Johnson & Johnson's ($JNJ) Janssen announced that a combination therapy of two intramuscular injections of HIV medications administered simultaneously monthly or bimonthly demonstrated comparability to a daily three-drug oral therapy during an ongoing Phase II trial.
At 32 weeks, the virologic response among the 309 patients in the injectable arm was similar to that in the oral-drug arm, according to a release. The viral suppression rate was 95% among those who received an injection every 8 weeks, 95% among those dosed every four weeks and 91% who continued with the oral combination therapy. All patients had already achieved suppression using the oral regimen.
The injectable drugs tested were J&J's Edurant and ViiV Healthcare's investigational cabotegravir. ViiV is majority-owned by GlaxoSmithKline ($GSK), and also counts Pfizer ($PFE) and Shionogi Limited as shareholders.
"Through scientific advances, over the past two decades, HIV has moved from a death sentence to a manageable chronic disease," says Dr. Wim Parys, the head of R&D at Janssen's global public health unit, in a statement. "Results of the LATTE-2 study show that long-acting injectable drug formulations may offer an important option for HIV maintenance therapy and we remain committed to developing such combinations as we enter phase 3 studies."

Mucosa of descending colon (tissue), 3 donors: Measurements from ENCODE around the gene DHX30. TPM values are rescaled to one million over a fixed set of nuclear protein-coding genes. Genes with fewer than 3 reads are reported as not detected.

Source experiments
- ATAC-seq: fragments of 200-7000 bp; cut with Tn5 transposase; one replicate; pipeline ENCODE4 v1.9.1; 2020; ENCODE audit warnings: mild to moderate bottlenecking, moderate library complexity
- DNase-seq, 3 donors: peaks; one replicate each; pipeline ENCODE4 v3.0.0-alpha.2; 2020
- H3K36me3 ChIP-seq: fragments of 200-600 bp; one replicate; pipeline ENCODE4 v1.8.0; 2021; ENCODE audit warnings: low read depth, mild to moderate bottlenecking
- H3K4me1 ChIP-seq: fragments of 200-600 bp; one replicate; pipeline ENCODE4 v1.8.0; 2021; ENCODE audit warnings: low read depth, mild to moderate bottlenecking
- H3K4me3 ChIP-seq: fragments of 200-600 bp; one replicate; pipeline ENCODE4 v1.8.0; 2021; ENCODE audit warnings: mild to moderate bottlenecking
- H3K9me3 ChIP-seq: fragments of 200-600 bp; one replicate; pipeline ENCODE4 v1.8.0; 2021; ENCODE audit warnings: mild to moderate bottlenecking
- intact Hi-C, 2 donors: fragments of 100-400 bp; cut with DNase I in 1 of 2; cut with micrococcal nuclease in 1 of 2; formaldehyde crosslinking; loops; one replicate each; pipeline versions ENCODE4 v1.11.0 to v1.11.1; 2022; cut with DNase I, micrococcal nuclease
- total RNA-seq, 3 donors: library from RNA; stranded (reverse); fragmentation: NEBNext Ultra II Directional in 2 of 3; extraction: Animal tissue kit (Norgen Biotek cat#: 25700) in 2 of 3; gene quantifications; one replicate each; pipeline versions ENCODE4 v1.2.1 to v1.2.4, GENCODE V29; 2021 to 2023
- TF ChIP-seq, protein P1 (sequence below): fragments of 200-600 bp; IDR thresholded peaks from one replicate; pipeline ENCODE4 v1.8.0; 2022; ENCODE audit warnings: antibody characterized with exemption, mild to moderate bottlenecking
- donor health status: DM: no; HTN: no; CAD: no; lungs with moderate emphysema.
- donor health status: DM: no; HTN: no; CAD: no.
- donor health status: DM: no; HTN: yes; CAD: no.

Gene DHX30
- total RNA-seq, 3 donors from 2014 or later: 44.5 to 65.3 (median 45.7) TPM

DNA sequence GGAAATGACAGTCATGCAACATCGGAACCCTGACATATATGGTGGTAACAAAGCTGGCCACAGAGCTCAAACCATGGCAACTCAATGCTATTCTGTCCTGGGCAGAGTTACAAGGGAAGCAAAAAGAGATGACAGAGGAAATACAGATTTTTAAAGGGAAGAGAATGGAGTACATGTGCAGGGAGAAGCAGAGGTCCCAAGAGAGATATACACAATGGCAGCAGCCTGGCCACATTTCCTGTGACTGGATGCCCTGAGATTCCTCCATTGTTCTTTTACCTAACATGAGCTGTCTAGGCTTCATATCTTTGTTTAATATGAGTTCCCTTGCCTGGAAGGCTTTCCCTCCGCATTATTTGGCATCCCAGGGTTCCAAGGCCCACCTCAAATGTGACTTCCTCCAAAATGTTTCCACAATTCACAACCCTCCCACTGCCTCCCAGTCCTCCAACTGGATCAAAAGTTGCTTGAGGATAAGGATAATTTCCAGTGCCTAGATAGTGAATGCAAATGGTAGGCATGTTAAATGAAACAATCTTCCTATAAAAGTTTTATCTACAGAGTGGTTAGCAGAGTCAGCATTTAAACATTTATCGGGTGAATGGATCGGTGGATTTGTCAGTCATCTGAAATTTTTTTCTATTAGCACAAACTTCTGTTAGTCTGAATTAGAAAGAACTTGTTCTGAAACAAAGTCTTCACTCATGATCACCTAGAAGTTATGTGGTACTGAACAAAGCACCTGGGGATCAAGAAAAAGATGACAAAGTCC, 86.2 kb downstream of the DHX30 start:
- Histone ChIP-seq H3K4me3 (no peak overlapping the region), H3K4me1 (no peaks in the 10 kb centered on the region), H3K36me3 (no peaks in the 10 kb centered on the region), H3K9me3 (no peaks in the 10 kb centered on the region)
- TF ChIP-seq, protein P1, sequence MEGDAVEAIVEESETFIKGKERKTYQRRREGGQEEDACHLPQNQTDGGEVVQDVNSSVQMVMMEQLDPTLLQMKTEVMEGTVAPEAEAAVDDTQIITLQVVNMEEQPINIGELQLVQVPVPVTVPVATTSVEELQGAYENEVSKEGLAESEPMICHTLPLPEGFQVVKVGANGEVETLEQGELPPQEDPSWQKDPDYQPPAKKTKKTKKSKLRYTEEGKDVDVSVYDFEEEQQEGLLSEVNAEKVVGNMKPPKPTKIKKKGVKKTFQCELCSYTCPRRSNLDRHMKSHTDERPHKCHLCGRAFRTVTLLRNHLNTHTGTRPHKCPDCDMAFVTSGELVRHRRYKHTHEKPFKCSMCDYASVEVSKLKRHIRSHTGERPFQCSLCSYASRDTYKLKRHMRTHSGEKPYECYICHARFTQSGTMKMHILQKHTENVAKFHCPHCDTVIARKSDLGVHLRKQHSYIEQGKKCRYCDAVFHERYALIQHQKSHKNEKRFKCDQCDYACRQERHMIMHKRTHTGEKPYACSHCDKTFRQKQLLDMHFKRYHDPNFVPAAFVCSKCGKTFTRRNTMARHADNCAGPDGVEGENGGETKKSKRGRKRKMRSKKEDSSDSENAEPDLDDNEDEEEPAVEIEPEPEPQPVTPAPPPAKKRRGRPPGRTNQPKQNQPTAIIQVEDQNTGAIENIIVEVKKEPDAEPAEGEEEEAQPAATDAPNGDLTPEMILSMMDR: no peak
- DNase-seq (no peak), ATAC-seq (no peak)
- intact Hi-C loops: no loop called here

ViiV also presented positive results from its Phase II randomized trial of cabotegravir pre-exposure prophylaxis therapy in 127 healthy adult males. Following repeat injections, 74% of patients favored cabotegravir long-acting injections compared with the oral formulation. The goal of pre-exposure prophylaxis is to prevent the acquisition of HIV using antiretrovirals.
In general, long-acting injectables can increase compliance compared with oral medication by reducing the frequency of administration.
In April, J&J presented results of a study that found that the company's blockbuster, once-a-month injectable for schizophrenia, Invega Sustenna, results in better outcomes than daily oral competitors, as measured by real-world (as opposed to strictly clinical) outcomes like arrest or psychiatric hospitalization. The FDA soon thereafter approved a longer-acting version of the medication that can be injected four times a year.
- read the release from J&J
- here's the release from ViiV | more from ViiV